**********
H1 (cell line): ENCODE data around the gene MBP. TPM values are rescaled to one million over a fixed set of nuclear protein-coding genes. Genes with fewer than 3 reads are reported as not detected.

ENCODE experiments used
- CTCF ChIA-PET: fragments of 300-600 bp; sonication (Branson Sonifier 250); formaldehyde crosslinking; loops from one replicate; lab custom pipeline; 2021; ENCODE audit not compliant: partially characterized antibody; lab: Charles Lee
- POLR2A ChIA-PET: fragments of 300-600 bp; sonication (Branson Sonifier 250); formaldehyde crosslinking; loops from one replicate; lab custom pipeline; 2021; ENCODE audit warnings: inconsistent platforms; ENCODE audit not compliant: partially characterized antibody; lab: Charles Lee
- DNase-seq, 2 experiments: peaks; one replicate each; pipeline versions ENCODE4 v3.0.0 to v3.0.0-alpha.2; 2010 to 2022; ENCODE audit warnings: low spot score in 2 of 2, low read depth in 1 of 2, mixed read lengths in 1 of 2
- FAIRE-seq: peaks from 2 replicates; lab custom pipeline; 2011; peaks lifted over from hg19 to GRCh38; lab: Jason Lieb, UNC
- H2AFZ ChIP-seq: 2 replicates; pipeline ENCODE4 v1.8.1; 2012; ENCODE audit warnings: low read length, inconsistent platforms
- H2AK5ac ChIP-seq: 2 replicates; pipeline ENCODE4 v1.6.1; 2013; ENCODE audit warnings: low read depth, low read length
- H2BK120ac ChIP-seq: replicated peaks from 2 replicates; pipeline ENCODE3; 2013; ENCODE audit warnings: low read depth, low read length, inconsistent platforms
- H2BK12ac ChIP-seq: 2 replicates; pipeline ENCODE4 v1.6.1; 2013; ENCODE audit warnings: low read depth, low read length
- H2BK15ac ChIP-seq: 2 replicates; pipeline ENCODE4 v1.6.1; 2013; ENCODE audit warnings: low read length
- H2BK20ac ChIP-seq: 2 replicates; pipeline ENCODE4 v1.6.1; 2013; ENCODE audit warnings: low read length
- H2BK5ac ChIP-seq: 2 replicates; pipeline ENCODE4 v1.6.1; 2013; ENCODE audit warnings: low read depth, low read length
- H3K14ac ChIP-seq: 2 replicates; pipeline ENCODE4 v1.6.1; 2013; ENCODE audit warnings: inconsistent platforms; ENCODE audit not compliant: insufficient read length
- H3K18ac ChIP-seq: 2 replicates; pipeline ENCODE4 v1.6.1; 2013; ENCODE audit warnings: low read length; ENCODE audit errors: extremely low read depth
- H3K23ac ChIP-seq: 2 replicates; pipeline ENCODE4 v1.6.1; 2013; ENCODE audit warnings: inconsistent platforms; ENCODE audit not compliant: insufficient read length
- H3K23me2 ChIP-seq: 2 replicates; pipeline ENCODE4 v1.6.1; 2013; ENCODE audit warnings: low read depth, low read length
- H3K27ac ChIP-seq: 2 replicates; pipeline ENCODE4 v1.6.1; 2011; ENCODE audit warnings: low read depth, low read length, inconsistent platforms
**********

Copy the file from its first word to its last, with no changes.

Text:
H1 (cell line): ENCODE data around the gene MBP. TPM values are rescaled to one million over a fixed set of nuclear protein-coding genes. Genes with fewer than 3 reads are reported as not detected.

ENCODE experiments used
- CTCF ChIA-PET: fragments of 300-600 bp; sonication (Branson Sonifier 250); formaldehyde crosslinking; loops from one replicate; lab custom pipeline; 2021; ENCODE audit not compliant: partially characterized antibody; lab: Charles Lee
- POLR2A ChIA-PET: fragments of 300-600 bp; sonication (Branson Sonifier 250); formaldehyde crosslinking; loops from one replicate; lab custom pipeline; 2021; ENCODE audit warnings: inconsistent platforms; ENCODE audit not compliant: partially characterized antibody; lab: Charles Lee
- DNase-seq, 2 experiments: peaks; one replicate each; pipeline versions ENCODE4 v3.0.0 to v3.0.0-alpha.2; 2010 to 2022; ENCODE audit warnings: low spot score in 2 of 2, low read depth in 1 of 2, mixed read lengths in 1 of 2
- FAIRE-seq: peaks from 2 replicates; lab custom pipeline; 2011; peaks lifted over from hg19 to GRCh38; lab: Jason Lieb, UNC
- H2AFZ ChIP-seq: 2 replicates; pipeline ENCODE4 v1.8.1; 2012; ENCODE audit warnings: low read length, inconsistent platforms
- H2AK5ac ChIP-seq: 2 replicates; pipeline ENCODE4 v1.6.1; 2013; ENCODE audit warnings: low read depth, low read length
- H2BK120ac ChIP-seq: replicated peaks from 2 replicates; pipeline ENCODE3; 2013; ENCODE audit warnings: low read depth, low read length, inconsistent platforms
- H2BK12ac ChIP-seq: 2 replicates; pipeline ENCODE4 v1.6.1; 2013; ENCODE audit warnings: low read depth, low read length
- H2BK15ac ChIP-seq: 2 replicates; pipeline ENCODE4 v1.6.1; 2013; ENCODE audit warnings: low read length
- H2BK20ac ChIP-seq: 2 replicates; pipeline ENCODE4 v1.6.1; 2013; ENCODE audit warnings: low read length
- H2BK5ac ChIP-seq: 2 replicates; pipeline ENCODE4 v1.6.1; 2013; ENCODE audit warnings: low read depth, low read length
- H3K14ac ChIP-seq: 2 replicates; pipeline ENCODE4 v1.6.1; 2013; ENCODE audit warnings: inconsistent platforms; ENCODE audit not compliant: insufficient read length
- H3K18ac ChIP-seq: 2 replicates; pipeline ENCODE4 v1.6.1; 2013; ENCODE audit warnings: low read length; ENCODE audit errors: extremely low read depth
- H3K23ac ChIP-seq: 2 replicates; pipeline ENCODE4 v1.6.1; 2013; ENCODE audit warnings: inconsistent platforms; ENCODE audit not compliant: insufficient read length
- H3K23me2 ChIP-seq: 2 replicates; pipeline ENCODE4 v1.6.1; 2013; ENCODE audit warnings: low read depth, low read length
- H3K27ac ChIP-seq: 2 replicates; pipeline ENCODE4 v1.6.1; 2011; ENCODE audit warnings: low read depth, low read length, inconsistent platforms